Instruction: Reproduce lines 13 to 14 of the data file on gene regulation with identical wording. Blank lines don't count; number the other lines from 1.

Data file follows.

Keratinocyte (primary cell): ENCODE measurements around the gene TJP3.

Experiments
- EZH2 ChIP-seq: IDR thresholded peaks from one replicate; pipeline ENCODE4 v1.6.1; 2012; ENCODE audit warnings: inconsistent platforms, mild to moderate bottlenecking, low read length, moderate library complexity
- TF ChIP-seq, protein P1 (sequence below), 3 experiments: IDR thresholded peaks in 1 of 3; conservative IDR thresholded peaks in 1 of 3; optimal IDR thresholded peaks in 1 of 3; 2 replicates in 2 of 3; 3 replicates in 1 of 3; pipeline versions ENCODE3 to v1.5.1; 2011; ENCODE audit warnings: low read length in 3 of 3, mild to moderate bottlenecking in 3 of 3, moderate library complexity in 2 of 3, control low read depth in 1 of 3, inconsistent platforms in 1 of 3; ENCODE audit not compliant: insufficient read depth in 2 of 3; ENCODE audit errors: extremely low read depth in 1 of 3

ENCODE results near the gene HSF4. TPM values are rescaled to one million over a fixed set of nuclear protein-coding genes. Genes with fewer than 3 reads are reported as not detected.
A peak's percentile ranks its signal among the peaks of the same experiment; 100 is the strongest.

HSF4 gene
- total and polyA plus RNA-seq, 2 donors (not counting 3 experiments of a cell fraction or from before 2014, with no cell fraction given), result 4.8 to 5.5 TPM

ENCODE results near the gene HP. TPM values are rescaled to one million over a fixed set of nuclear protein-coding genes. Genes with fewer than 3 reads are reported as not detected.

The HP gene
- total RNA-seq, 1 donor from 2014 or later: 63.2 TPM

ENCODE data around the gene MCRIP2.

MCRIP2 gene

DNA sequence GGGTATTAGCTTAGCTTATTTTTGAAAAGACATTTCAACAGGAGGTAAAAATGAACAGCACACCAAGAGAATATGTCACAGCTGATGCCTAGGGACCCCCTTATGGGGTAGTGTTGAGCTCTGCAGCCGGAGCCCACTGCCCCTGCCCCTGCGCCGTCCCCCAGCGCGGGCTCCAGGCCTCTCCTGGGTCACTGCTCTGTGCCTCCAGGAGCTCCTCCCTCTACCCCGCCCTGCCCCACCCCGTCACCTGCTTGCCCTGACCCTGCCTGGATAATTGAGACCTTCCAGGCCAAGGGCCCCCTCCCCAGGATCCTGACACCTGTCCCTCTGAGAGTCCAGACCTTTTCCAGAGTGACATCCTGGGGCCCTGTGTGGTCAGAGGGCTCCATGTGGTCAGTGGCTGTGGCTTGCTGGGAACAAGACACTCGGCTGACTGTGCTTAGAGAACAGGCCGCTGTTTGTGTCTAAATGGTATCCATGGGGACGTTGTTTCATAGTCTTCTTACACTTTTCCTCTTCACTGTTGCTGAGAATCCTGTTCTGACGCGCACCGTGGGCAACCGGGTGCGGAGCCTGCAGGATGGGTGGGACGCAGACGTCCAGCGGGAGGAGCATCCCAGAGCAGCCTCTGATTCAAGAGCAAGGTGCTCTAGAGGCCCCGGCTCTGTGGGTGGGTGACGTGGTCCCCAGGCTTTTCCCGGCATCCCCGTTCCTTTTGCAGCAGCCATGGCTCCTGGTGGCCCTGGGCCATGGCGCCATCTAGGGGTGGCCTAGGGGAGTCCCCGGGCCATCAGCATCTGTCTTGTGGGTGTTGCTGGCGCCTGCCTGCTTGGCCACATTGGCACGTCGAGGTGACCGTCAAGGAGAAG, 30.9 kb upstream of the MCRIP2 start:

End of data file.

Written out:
MCRIP2 gene

DNA sequence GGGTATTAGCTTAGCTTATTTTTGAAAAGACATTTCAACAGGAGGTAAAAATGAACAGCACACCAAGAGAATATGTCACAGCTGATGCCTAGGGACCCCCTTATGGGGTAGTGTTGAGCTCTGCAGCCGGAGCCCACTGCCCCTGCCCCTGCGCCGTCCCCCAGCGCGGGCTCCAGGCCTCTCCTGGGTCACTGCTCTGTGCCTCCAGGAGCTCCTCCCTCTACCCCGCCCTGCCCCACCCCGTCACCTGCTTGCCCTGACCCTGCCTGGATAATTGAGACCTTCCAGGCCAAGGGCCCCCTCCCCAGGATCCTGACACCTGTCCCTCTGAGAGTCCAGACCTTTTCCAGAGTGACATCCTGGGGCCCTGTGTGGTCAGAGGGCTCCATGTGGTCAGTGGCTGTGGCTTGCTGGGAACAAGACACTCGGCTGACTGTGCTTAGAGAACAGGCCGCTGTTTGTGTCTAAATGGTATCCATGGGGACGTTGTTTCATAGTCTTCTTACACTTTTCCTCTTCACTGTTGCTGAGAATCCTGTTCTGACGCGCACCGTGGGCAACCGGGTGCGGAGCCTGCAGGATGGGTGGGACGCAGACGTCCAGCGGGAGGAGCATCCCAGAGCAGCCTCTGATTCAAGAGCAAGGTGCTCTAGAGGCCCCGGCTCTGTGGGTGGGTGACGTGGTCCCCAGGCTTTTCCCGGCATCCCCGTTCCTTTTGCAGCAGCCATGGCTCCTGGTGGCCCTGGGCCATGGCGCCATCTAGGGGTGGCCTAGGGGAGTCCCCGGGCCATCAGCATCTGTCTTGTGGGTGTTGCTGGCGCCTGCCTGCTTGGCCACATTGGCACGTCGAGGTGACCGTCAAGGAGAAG, 30.9 kb upstream of the MCRIP2 start: